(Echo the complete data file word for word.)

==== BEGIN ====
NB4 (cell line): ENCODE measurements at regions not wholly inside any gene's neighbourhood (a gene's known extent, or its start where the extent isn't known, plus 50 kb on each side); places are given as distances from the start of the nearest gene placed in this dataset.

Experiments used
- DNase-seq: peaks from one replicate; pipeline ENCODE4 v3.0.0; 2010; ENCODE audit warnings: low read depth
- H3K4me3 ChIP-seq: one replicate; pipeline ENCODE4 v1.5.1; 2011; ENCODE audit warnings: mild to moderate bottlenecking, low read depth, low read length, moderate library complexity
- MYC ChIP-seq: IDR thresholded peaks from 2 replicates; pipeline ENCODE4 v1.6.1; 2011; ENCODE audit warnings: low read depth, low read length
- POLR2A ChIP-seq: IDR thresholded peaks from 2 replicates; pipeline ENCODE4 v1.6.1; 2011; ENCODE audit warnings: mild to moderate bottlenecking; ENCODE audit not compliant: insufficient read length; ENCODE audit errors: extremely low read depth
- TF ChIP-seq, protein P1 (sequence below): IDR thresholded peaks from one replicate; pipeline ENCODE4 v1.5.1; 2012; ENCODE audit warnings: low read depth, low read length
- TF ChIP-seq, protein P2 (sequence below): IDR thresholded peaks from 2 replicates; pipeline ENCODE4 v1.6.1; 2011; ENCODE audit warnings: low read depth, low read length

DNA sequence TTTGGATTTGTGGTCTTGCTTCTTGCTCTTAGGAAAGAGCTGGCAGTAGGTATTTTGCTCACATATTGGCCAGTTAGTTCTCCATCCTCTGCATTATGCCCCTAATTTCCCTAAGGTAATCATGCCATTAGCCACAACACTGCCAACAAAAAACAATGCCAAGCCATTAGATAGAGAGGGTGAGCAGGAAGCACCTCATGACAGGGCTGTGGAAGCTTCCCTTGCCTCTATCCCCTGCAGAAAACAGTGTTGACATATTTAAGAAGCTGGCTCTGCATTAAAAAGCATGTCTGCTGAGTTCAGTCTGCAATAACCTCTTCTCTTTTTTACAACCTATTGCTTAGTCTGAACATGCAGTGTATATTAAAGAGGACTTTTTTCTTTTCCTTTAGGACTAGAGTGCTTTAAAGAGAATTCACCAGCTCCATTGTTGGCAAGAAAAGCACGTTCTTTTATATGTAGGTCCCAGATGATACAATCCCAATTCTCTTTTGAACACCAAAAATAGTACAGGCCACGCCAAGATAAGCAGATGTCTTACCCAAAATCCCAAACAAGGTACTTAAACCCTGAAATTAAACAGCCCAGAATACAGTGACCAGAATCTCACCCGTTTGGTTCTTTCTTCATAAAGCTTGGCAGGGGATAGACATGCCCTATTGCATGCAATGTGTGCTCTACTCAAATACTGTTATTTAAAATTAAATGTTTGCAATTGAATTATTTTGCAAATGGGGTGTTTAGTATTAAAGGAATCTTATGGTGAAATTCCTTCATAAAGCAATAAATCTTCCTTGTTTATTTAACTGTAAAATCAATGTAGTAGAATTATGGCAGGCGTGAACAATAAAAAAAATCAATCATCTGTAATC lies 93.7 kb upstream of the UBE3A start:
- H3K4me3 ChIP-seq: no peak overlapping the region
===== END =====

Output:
NB4 (cell line): ENCODE measurements at regions not wholly inside any gene's neighbourhood (a gene's known extent, or its start where the extent isn't known, plus 50 kb on each side); places are given as distances from the start of the nearest gene placed in this dataset.

Experiments used
- DNase-seq: peaks from one replicate; pipeline ENCODE4 v3.0.0; 2010; ENCODE audit warnings: low read depth
- H3K4me3 ChIP-seq: one replicate; pipeline ENCODE4 v1.5.1; 2011; ENCODE audit warnings: mild to moderate bottlenecking, low read depth, low read length, moderate library complexity
- MYC ChIP-seq: IDR thresholded peaks from 2 replicates; pipeline ENCODE4 v1.6.1; 2011; ENCODE audit warnings: low read depth, low read length
- POLR2A ChIP-seq: IDR thresholded peaks from 2 replicates; pipeline ENCODE4 v1.6.1; 2011; ENCODE audit warnings: mild to moderate bottlenecking; ENCODE audit not compliant: insufficient read length; ENCODE audit errors: extremely low read depth
- TF ChIP-seq, protein P1 (sequence below): IDR thresholded peaks from one replicate; pipeline ENCODE4 v1.5.1; 2012; ENCODE audit warnings: low read depth, low read length
- TF ChIP-seq, protein P2 (sequence below): IDR thresholded peaks from 2 replicates; pipeline ENCODE4 v1.6.1; 2011; ENCODE audit warnings: low read depth, low read length

DNA sequence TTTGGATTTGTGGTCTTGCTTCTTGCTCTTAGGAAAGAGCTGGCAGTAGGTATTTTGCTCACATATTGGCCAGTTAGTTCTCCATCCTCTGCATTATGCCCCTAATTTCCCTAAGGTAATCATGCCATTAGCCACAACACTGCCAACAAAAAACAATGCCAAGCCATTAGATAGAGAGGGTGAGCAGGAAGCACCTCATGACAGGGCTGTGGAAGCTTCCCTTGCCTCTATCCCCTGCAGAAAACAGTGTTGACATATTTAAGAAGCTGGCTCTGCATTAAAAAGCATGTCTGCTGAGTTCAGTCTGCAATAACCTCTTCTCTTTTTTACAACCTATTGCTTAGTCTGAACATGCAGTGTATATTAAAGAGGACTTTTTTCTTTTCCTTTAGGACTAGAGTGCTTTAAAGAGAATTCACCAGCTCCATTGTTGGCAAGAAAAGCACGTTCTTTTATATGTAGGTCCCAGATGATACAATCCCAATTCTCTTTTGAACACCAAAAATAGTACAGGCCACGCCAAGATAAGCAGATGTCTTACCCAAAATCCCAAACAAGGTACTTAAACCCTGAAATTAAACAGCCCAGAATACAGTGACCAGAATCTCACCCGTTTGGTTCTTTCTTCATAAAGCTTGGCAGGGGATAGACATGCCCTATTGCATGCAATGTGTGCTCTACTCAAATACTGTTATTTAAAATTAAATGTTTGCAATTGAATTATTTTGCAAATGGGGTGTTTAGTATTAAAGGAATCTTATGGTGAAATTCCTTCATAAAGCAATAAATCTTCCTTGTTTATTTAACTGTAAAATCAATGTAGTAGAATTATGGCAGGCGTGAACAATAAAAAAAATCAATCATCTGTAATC lies 93.7 kb upstream of the UBE3A start:
- H3K4me3 ChIP-seq: no peak overlapping the region